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Not all hybrids are created equal when it comes to grain qualityNot all hybrids are created equal when it comes to grain quality

Some hybrids qualify as food-grade hybrids, and some are better-suited for other purposes.

Tom Bechman 1

November 21, 2016

2 Min Read

Look at the picture below carefully. Corn kernels shelled from Hybrid A are on the right side of the picture. Corn kernels from Hybrid B are on the left. What do you notice about these groups of kernels that set them apart?

Kevin Cavanaugh, Beck’s director of research, points out four things:

1. Size and shape of kernels. The kernels from Hybrid B on the left tend to be longer and slightly plumper than those of Hybrid A. If you could look at a cross-section of an ear from each hybrid, kernels from Hybrid B would be deeper and fuller.


2. Test weight. While you can’t tell just by looking, and while both hybrids typically have test weights above 56 pounds per bushel, test weight for Hybrid B tends to be 1 pound or more per bushel higher than test weight for Hybrid A.

3. Color scheme. Look carefully at the kernels from Hybrid A on the right. There are reddish streaks running through some of them. There are no red streaks in the kernels from Hybrid B on the left. If you’re feeding livestock or selling corn to an ethanol plant, reddish tinge to kernels makes no difference, Cavanaugh says. But if you’re marketing corn to a company to make corn chips, it’s a big deal. Consumers don’t expect to see red streaks in their corn chips.

4. Starch quality. You can get some indication of starch quality by looking, and the hardness of the starch is easiest to tell by examining the kernels. Kernels from Hybrid B have a harder type of starch. That makes Hybrid B more desirable for a company wanting food-grade corn because the harder starch makes large grit size. It is more valuable than corn flour, which results from softer starch.

As it turns out, Hybrid B is on at least a couple of company lists in the food industry as acceptable for use as food-grade corn. Hybrid A is not. However, both hybrids have good quality. It all depends on the market for which you are producing the corn, Cavanaugh concludes.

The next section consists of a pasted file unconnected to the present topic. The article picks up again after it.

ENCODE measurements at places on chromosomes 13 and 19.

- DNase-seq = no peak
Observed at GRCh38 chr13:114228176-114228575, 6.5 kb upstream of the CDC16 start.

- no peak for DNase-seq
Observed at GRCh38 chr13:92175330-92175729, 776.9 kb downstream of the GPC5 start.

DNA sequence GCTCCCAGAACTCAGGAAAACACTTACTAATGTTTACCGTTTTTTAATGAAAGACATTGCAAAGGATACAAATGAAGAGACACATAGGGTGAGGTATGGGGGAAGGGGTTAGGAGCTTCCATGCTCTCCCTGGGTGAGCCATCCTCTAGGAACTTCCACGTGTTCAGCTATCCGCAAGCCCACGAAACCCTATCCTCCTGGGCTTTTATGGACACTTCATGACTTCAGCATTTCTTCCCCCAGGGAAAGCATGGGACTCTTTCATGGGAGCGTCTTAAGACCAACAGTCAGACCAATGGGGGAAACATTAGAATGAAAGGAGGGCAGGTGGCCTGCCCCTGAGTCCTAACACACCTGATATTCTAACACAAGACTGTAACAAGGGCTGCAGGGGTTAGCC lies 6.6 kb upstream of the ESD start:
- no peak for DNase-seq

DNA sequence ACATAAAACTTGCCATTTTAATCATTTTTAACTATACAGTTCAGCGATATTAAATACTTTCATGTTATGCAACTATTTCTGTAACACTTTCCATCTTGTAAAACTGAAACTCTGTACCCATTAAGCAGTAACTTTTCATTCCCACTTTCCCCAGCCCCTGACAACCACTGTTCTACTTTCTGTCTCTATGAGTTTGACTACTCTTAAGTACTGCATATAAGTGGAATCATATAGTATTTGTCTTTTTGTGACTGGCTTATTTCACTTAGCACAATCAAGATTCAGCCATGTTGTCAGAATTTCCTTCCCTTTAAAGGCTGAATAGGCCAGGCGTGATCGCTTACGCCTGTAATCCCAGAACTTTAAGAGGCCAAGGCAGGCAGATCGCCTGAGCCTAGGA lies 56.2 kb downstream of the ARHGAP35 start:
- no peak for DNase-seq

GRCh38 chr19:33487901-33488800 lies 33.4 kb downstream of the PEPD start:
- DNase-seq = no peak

About the Author(s)

Tom Bechman 1

Editor, Indiana Prairie Farm

Tom Bechman is an important cog in the Farm Progress machinery. In addition to serving as editor of Indiana Prairie Farmer, Tom is nationally known for his coverage of Midwest agronomy, conservation, no-till farming, farm management, farm safety, high-tech farming and personal property tax relief. His byline appears monthly in many of the 18 state and regional farm magazines published by Farm Progress.

"I consider it my responsibility and opportunity as a farm magazine editor to supply useful information that will help today's farm families survive and thrive," the veteran editor says.

Tom graduated from Whiteland (Ind.) High School, earned his B.S. in animal science and agricultural education from Purdue University in 1975 and an M.S. in dairy nutrition two years later. He first joined the magazine as a field editor in 1981 after four years as a vocational agriculture teacher.

Tom enjoys interacting with farm families, university specialists and industry leaders, gathering and sifting through loads of information available in agriculture today. "Whenever I find a new idea or a new thought that could either improve someone's life or their income, I consider it a personal challenge to discover how to present it in the most useful form, " he says.

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